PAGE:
2. Bernier J, Cooper JS, Pajak TF, et al. Defining risk levels in locally advanced head and neck cancers: a comparative analysis of concurrent postoperative radiation plus chemotherapy trials of the EORTC (#22931) and RTOG (# 9501). Head Neck. 2005; 27(10): 843–850, doi: 10.1002/hed.20279, indexed in Pubmed: 16161069.
  3. Anderson G, Ebadi M, Vo K, et al. An Updated Review on Head and Neck Cancer Treatment with Radiation Therapy. Cancers (Basel). 2021; 13(19), doi: 10.3390/cancers13194912, indexed in Pubmed: 34638398.
  4. Gupta T, Kannan S, Ghosh-Laskar S, et al. Systematic review and meta-analyses of intensity-modulated radiation therapy versus conventional two-dimensional and/or or three-dimensional radiotherapy in curative-intent management of head and neck squamous cell carcinoma. PLoS One. 2018; 13(7): e0200137, doi: 10.1371/journal.pone.0200137, indexed in Pubmed: 29979726.
  5. Jereczek-Fossa BA, Alterio D, Jassem J, et al. Radiotherapy-induced thyroid disorders. Cancer Treat Rev. 2004; 30(4): 369–384, doi: 10.1016/j.ctrv.2003.12.003, indexed in Pubmed: 15145511.
  6. Chaker L, Bianco A, Jonklaas J, et al. Hypothyroidism. Lancet. 2017; 390(10101): 1550–1562, doi: 10.1016/s0140-6736(17)30703-1, indexed in Pubmed: 28336049.
  7. Akgun Z, Atasoy BM, Ozen Z, et al. V30 as a predictor for radiation-induced hypothyroidism: a dosimetric analysis in patients who received radiotherapy to the neck. Radiat Oncol. 2014; 9: 104, doi: 10.1186/1748-717X-9-104, indexed in Pubmed: 24885512.
  8. Koc M, Capoglu I. Thyroid dysfunction in patients treated with radiotherapy for neck. Am J Clin Oncol. 2009; 32(2): 150–153, doi: 10.1097/COC.0b013e3181845517, indexed in Pubmed: 19307948.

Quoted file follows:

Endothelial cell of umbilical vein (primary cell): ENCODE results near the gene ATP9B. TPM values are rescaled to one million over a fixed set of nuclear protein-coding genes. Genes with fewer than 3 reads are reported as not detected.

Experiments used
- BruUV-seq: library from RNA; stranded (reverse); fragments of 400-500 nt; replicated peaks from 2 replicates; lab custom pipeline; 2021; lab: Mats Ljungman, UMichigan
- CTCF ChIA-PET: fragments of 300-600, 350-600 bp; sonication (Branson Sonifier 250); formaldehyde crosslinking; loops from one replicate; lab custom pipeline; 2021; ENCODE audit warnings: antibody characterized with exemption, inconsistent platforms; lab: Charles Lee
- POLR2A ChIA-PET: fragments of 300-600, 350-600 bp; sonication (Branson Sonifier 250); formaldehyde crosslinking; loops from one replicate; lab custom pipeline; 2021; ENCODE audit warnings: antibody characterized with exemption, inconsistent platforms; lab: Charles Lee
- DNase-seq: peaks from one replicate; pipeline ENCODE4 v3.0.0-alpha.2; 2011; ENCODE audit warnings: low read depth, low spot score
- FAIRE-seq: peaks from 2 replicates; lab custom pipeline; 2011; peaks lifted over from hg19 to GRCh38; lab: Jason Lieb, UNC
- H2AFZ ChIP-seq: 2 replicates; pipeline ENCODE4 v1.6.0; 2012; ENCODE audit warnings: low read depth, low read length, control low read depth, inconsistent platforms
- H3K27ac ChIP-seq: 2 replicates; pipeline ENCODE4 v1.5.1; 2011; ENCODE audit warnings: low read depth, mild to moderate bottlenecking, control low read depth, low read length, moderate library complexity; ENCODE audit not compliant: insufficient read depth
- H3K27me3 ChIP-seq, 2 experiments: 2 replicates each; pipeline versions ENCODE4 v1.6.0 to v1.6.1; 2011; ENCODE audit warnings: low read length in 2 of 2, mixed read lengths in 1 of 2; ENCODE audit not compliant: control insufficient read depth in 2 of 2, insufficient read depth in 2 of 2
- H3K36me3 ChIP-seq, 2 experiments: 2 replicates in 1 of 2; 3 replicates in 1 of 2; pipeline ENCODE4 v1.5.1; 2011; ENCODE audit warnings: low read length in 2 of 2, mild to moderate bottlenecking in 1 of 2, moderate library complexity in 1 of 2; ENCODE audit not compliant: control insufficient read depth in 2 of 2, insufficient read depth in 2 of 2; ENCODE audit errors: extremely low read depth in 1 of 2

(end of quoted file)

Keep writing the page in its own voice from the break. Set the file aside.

9. Murthy V, Narang K, Ghosh-Laskar S, et al. Hypothyroidism after 3-dimensional conformal radiotherapy and intensity-modulated radiotherapy for head and neck cancers: prospective data from 2 randomized controlled trials. Head Neck. 2014; 36(11): 1573–1580, doi: 10.1002/hed.23482, indexed in Pubmed: 23996654.
  10. Kim MiY, Yu T, Wu HG. Dose-volumetric parameters for predicting hypothyroidism after radiotherapy for head and neck cancer. Jpn J Clin Oncol. 2014; 44(4): 331–337, doi: 10.1093/jjco/hyt235, indexed in Pubmed: 24482412.
  11. Moreira J, Tobias A, O’Brien MP, et al. Targeted Therapy in Head and Neck Cancer: An Update on Current Clinical Developments in Epidermal Growth Factor Receptor-Targeted Therapy and Immunotherapies. Drugs. 2017; 77(8): 843–857, doi: 10.1007/s40265-017-0734-0, indexed in Pubmed: 28382569.
  12. Sommat K, Ong WS, Hussain A, et al. Thyroid V40 Predicts Primary Hypothyroidism After Intensity Modulated Radiation Therapy for Nasopharyngeal Carcinoma. Int J Radiat Oncol Biol Phys. 2017; 98(3): 574–580, doi: 10.1016/j.ijrobp.2017.03.007, indexed in Pubmed: 28581397.